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California shooting suspects 'heavily armed, arsenal at home'

World News
Fri, 04 Dec 2015

Washington: A young couple behind a mass shooting in California, who left 14 dead, had amassed a huge arsenal and carefully planned their attack, authorities said on Thursday, refusing to rule out terrorism.

The suspects – Syed Farook, 28, and his 27-year-old wife Tashfeen Malik – were killed in a shootout with police after Wednesday’s rampage at a holiday party in San Bernardino, about an hour’s drive east of Los Angeles.

Police revised upwards to 21 the number of people injured in the attack – the deadliest in the US since the 2012 massacre at a school in Connecticut that left 26 people dead, including 20 children.

President Barack Obama cautioned the motive for the attack was not yet known, but a terror attack could not be ruled out.

“At this stage, we do not yet know why the terrible event occurred,” said Obama, who has repeatedly called on the Republican-controlled Congress to pass tougher gun control measures.

“It is possible that this was terrorist-related. But we don’t know. It’s also possible that this was workplace-related,” the president said.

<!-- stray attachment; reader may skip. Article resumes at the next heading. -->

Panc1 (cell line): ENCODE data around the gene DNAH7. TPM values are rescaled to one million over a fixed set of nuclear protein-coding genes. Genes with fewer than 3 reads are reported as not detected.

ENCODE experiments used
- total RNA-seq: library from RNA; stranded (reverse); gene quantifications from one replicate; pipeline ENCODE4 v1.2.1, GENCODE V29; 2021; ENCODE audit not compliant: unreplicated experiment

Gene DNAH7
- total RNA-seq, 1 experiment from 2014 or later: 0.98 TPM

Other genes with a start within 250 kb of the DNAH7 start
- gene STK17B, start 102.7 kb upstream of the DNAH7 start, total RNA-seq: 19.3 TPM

San Bernardino police chief Jarrod Burguan said Farook and his wife had fired between 65 and 75 rounds during the attack at a social services centre that entailed “a degree of planning.”

Explosives rigged to a remote-controlled car were also found at the scene of the carnage, but the device failed to go off, he said.

He said 1,600 rounds of ammunition were found on the couple and in their car following the police shootout in which they died.

About 5,000 additional rounds, 12 pipe bomb-type explosive devices and bomb-making material were found at the home the couple shared.

“Nobody just gets upset at a party, goes home and puts together that kind of elaborate scheme,” Burguan said, after indications that Farook had attended the party organised by the health department and left after an apparent dispute, only to return a short time later with Malik. “There was some planning that went into this.”

The FBI cautioned that it was “way too early” to speculate on the motive.

But media reports said Farook, who is US-born and worked for the local county as an environmental inspector, had met his Pakistani-born wife during a trip to Saudi Arabia in 2013 and had become radicalised.

Burguan said Farook had brought his wife back to the US in July of last year, and that both had had no brushes with the law.

Law enforcement officials said he had been in touch via social media and by phone with international terror subjects known to the FBI.

The couple, who dropped off their baby daughter with Farook’s mother shortly before the rampage, were dressed in black military-style gear and carried assault weapons and semi-automatic handguns as they burst into an auditorium rented out for the holiday party at Inland Regional Center.

Farook’s brother-in-law, Farhan Khan, said he had no clue what prompted the carnage.

"I am in shock that something like this could happen,” a visibly shaken Khan said.

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